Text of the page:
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PHOTOINDUCED ELECTRON TRANSFER FOR PROTECTING GROUPS AND POLYMER SYNTHESIS

dc.contributor.advisorFalvey, Daniel Een_US
dc.contributor.authorThum, Matthew Daviden_US
dc.date.accessioned2019-09-27T05:41:42Z
dc.date.available2019-09-27T05:41:42Z
dc.date.issued2019en_US
dc.identifierhttps://doi.org/10.13016/9p8v-6s1o
dc.identifier.urihttp://hdl.handle.net/1903/25049
dc.description.abstractUsing light to drive chemical reactions affords spatial and temporal control not typically displayed in thermal chemistry. For this reason, light induced transformations have been used in the manufacturing of polymers and plastics, and in the development of systems that require precise activation, such as drug delivery. The work presented in this dissertation will involve photoinduced electron transfer (PET) and its applications in protecting groups and polymer synthesis. Chapter 1 will discuss photoinduced electron transfer and its theory. Examples will be provided to demonstrate how it has been used as a trigger in photoremovable protecting groups, and as the mechanism of initiation in controlled radical polymerization. In Chapter 2, three different protecting groups triggered by PET will be analyzed. The analysis of key intermediates involved in the mechanism will be performed using nanosecond transient absorption spectroscopy. Chapter 3 will discuss the adaptation of an N-alkyl picoloinum protecting group to be activated by stepwise absorption of two photons of visible light. Chapter 4 will explore the photophysical properties of commonly used chain transfer agents for controlled radical polymerization. The behavior of the chain transfer agents under ultra violet and visible light photolysis, electron transfer, and energy transfer will be examined. Chapter 5 will discuss the role of the oxidation of dimethyl sulfoxide (DMSO) in the initiation of polymerization using photoredox catalysts. Our work demonstrates that, under highly oxidative conditions, an electron can be abstracted from DMSO and the resulting DMSO cation radical can degrade to for radicals capable of initiating polymerization. We explore this process for an anthraquinone-base photoredox catalyst, and apply it, along with a chain transfer agent, to the manufacturing of polymers with precise molecular weights and narrow molecular weight distributionsen_US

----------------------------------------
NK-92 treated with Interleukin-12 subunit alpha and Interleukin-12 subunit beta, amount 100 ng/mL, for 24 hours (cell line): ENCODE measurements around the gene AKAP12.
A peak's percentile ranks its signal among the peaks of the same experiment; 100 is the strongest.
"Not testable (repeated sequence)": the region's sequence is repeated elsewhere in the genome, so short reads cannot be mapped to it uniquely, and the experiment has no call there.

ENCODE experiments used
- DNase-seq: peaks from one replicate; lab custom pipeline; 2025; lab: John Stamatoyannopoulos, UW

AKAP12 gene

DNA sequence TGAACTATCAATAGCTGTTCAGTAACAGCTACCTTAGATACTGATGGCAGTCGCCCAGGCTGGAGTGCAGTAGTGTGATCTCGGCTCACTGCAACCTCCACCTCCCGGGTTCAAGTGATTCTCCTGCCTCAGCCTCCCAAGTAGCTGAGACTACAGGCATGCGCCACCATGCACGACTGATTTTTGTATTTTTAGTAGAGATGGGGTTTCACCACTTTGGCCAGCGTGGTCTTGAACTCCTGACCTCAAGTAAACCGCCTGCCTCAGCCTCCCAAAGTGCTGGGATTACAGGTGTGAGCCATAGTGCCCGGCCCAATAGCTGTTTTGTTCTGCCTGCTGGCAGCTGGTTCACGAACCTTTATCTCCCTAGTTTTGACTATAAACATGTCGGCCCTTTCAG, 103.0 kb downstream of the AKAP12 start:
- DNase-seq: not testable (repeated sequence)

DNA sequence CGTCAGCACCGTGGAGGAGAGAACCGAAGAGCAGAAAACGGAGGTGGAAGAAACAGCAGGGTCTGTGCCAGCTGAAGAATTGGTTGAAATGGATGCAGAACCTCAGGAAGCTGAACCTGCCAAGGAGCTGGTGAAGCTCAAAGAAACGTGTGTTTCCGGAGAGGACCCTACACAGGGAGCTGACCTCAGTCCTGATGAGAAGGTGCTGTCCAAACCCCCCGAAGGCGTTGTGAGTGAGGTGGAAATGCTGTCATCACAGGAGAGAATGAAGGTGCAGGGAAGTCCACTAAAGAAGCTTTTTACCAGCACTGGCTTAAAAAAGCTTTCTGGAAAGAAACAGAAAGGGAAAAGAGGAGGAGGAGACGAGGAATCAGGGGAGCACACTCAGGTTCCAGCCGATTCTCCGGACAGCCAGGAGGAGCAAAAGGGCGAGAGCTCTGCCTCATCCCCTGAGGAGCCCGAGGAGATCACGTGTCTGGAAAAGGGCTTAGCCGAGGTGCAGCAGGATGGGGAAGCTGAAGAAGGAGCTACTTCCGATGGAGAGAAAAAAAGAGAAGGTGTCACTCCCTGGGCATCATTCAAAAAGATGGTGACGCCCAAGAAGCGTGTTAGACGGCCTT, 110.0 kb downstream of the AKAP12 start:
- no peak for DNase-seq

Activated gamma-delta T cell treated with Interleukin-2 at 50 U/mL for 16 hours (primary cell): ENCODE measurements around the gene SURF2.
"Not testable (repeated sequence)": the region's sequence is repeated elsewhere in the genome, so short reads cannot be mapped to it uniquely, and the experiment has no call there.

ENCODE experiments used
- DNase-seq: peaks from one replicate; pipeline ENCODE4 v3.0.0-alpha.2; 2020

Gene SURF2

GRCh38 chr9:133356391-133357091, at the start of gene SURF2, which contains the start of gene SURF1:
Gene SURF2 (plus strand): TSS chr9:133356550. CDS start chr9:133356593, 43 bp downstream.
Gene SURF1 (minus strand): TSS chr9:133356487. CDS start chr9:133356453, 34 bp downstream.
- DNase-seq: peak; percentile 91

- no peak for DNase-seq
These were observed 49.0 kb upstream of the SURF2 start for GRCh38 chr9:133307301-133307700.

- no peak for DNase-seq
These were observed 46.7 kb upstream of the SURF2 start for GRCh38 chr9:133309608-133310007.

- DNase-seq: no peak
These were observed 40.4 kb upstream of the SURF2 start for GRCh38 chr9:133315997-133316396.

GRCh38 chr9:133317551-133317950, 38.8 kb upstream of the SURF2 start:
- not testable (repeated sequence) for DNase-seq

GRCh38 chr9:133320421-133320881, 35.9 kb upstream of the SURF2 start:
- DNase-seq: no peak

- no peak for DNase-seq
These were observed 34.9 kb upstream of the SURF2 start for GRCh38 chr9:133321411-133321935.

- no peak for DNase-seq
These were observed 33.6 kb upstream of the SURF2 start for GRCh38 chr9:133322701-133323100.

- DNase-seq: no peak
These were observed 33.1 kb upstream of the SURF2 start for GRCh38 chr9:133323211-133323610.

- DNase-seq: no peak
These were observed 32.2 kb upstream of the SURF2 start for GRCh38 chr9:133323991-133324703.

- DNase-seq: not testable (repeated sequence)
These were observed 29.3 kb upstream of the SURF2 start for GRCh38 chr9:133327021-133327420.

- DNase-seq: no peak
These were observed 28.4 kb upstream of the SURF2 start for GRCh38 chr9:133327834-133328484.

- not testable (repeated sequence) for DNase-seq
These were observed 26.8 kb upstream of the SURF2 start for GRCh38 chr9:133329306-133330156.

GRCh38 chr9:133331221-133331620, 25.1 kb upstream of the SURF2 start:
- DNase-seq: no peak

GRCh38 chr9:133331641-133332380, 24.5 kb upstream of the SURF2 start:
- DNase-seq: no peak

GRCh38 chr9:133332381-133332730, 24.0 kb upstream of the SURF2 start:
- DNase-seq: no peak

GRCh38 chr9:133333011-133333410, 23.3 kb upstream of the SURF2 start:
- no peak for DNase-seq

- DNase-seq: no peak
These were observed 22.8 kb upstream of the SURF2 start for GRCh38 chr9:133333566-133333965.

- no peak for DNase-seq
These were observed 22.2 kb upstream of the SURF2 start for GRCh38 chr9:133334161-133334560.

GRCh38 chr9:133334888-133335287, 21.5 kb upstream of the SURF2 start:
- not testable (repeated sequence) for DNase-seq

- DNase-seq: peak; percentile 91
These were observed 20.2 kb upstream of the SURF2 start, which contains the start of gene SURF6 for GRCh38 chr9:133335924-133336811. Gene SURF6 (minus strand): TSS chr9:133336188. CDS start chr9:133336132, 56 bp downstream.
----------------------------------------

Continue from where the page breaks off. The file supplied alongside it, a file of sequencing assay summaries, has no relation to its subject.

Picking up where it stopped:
dc.language.isoenen_US
dc.titlePHOTOINDUCED ELECTRON TRANSFER FOR PROTECTING GROUPS AND POLYMER SYNTHESISen_US
dc.typeDissertationen_US
dc.contributor.publisherDigital Repository at the University of Marylanden_US
dc.contributor.publisherUniversity of Maryland (College Park, Md.)en_US
dc.contributor.departmentChemistryen_US
dc.subject.pqcontrolledChemistryen_US


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